- The Washington Times - Monday, January 19, 2009

Religion and politics I

Law professor Douglas W. Kmiec last year became one of Barack Obama’s highest-profile Catholic backers, writing a book titled “Can a Catholic Support Him?” and citing such issues as the death penalty, the war in Iraq and environmentalism.

The conservative Catholic blogosphere (known as “St. Blogs”) was mightily unpersuaded, and scores of “parishioners” — ordained and lay, John McCain backers and third-party supporters — vigorously criticized Mr. Kmiec’s series of articles and interviews.

In the latest issue of Commonweal, Mr. Kmiec went hard after his protagonists. Although he neither named any specific sites nor linked to any specific articles, Mr. Kmiec said he had been “subjected to unrelenting personal attacks launched from right-wing Catholic keyboards-blogs (and bloggers) so coarse and uncivil they make the insults of talk radio sound like actual journalism.”

“My online tormentors … all too often mixed the smallest dollop of substance into a big steaming stew of personal contempt,” Mr. Kmiec wrote in an article that also accused the “hate-filled blogosphere” of “politics of odium” that operates without “a microsecond of charitable thought before hitting the send button.”

The counterattack from some of the most popular Catholic blogs was swift. Thomas Peters of American Papist noted that Mr. Kmiec’s latest article did not address the substantive criticisms he and others had made of Mr. Kmiec’s writings.

“Hyperbolic fluff has always been part of the background noise of the blogosphere, but to equate that with the excellent Catholic journalism represented in many blogs is the worst sort of overgeneralizing. It is like complaining that ‘the press’ is persecuting you, and then proceeding to quote exclusively from the National Enquirer gossip pages,” he wrote, concluding that “one faces a daunting task when trying to discover any sort of sustained argumentation from Kmiec.”

The Rev. John Zuhlsdorf of What Does the Prayer Really Say took particular issue with Mr. Kmiec’s claims about why people cited Mr. Obama’s vow to sign the Freedom of Choice Act.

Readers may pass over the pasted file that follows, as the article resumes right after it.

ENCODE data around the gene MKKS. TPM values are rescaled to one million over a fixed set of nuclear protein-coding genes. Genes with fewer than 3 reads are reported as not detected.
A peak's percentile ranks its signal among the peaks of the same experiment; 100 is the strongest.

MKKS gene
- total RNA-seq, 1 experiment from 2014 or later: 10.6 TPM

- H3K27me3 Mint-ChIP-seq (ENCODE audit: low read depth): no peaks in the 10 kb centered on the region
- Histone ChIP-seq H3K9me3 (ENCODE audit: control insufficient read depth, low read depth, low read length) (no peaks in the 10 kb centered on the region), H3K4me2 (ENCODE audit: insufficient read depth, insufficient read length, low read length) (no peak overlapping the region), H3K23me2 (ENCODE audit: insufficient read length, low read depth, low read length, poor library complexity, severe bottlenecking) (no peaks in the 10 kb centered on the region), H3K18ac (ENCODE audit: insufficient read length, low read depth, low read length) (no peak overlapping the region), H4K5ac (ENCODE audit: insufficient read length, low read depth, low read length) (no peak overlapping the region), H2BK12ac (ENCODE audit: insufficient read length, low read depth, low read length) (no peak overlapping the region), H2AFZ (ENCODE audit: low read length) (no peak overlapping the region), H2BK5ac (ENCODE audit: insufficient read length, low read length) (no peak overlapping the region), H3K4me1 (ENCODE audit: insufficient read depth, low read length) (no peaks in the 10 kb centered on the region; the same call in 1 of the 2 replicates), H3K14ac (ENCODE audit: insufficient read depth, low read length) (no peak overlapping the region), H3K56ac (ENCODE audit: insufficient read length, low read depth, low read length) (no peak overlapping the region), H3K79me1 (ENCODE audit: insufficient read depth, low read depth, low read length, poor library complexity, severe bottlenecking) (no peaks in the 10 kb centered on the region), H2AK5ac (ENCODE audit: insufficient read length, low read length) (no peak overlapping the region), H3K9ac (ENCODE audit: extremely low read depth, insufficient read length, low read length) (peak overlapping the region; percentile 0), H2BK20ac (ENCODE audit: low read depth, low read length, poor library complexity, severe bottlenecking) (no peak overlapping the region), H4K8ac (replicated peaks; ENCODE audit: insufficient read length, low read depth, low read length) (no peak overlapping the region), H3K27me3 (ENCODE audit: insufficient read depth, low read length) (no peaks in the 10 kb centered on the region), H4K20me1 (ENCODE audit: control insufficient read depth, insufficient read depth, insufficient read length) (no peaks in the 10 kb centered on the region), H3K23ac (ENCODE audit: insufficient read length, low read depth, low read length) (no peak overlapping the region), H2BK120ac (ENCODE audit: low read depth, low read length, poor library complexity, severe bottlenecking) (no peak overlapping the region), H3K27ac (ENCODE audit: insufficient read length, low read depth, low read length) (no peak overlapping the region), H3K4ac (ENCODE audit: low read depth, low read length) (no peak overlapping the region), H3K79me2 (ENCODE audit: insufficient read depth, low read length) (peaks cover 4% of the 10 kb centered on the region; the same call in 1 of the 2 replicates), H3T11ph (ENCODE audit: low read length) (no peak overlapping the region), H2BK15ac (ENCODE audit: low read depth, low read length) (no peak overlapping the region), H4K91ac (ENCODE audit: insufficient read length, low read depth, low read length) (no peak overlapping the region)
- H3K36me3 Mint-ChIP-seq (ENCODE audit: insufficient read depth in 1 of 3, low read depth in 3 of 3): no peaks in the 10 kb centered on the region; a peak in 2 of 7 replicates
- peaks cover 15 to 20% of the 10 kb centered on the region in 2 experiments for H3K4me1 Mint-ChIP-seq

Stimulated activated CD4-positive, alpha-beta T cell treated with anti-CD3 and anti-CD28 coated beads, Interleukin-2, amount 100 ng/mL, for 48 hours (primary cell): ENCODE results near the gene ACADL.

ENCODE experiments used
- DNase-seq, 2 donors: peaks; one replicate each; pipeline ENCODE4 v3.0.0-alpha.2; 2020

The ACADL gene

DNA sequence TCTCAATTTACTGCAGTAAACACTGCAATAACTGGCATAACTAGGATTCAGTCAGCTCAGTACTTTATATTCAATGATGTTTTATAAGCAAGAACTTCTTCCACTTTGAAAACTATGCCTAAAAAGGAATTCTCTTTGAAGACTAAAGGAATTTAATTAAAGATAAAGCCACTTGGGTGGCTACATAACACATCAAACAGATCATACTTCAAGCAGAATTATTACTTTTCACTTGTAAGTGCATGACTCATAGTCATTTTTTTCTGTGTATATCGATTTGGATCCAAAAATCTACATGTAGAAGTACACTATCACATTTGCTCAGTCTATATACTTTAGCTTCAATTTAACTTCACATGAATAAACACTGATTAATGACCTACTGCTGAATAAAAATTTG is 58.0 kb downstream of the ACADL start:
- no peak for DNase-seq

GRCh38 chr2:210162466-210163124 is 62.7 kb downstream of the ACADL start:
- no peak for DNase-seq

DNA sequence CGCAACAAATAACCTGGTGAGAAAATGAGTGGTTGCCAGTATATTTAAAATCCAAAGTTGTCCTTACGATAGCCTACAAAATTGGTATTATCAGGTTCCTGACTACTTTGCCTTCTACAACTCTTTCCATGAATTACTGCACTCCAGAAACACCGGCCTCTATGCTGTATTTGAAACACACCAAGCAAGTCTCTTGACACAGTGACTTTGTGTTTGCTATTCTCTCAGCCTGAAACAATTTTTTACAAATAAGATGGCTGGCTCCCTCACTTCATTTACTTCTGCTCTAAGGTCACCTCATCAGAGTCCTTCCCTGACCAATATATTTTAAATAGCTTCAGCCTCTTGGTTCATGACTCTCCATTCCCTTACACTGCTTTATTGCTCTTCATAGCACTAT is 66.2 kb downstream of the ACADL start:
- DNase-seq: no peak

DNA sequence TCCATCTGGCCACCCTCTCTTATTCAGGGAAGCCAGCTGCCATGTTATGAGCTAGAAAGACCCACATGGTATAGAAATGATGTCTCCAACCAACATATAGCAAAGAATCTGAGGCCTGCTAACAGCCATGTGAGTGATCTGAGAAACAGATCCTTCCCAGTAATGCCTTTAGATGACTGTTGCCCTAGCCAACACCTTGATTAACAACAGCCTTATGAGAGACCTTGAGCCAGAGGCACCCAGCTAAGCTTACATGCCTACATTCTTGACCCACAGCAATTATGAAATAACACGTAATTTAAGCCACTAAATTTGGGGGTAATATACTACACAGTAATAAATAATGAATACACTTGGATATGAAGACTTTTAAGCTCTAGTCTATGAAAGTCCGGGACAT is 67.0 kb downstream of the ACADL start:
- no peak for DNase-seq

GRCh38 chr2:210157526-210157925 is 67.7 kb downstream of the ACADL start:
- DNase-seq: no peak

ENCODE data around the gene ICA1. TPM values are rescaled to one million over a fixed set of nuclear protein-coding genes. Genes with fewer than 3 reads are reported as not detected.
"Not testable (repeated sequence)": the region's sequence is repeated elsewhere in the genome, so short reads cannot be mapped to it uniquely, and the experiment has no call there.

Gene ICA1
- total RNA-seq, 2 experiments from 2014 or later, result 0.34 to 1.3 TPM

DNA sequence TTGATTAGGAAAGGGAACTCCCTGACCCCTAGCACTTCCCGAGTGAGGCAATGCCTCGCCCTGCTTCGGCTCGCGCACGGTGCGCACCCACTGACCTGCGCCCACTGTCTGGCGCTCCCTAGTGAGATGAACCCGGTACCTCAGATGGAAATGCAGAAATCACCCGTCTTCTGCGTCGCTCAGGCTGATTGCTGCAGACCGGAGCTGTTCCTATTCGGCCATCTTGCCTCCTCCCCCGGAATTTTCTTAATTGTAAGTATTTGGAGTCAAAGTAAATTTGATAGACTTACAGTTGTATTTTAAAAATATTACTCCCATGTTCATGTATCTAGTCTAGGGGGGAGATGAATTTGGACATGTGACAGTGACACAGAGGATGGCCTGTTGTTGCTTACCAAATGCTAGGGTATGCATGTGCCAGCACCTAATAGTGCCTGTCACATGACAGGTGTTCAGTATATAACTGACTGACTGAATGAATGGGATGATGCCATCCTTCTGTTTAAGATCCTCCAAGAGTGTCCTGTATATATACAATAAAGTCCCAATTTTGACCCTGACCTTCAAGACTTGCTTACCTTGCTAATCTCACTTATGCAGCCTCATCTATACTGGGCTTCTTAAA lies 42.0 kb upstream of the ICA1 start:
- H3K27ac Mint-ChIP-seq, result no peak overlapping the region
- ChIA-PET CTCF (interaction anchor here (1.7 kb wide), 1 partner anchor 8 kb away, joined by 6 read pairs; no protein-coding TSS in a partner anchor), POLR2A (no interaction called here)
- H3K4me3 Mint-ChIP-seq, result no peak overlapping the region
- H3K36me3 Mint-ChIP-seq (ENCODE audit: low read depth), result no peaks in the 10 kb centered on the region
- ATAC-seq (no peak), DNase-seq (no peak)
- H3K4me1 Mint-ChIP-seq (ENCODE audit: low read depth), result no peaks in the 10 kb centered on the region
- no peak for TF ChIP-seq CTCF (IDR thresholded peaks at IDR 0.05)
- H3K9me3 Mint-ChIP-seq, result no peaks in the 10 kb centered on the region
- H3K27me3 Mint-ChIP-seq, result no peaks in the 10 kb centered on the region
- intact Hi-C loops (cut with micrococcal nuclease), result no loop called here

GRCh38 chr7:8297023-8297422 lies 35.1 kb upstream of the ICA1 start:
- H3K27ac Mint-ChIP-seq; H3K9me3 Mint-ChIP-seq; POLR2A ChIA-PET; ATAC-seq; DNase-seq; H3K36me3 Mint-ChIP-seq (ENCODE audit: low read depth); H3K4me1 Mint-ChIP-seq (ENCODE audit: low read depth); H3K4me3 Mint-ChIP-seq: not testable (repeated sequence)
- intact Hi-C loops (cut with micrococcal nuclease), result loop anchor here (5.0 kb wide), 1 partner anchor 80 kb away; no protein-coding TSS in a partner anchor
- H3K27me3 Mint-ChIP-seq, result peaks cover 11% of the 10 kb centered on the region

“Let me get this straight … Catholic opposition to FOCA does not in truth spring from fear about the consequences of unrestricted abortion or the consequences that will have for hospitals and various professionals. It is really about trying to drive a wedge between an Obama administration and the Holy See. Right. Got it,” Father Zuhlsdorf said dryly.

Religion and politics II

Speaking of Catholic backers of Democrats, a longtime Ohio activist involved with Catholics for Kerry, Catholic Alliance for the Common Good and Sen. Hillary Rodham Clinton’s primary bid has been arrested on charges of running a Columbus, Ohio, prostitution ring that involved minors.

Eric McFadden, who was head of the state’s Office on Faith-based Initiatives for eight months in 2007, was arrested on charges that include compelling prostitution involving a minor, promoting prostitution and pandering. Some of the actions involved a 17-year-old girl and a Web site where viewers could rate prostitutes, authorities said.

Ohio Catholic blogger Jay Anderson was convinced that Mr. McFadden had been commenting at his site Pro Ecclesia “when I first began taking on Catholics in Alliance for the Common Good.” But Mr. Anderson noted a lighter side of knee-jerking and partisan double standards as he read the coverage in the secular-left media.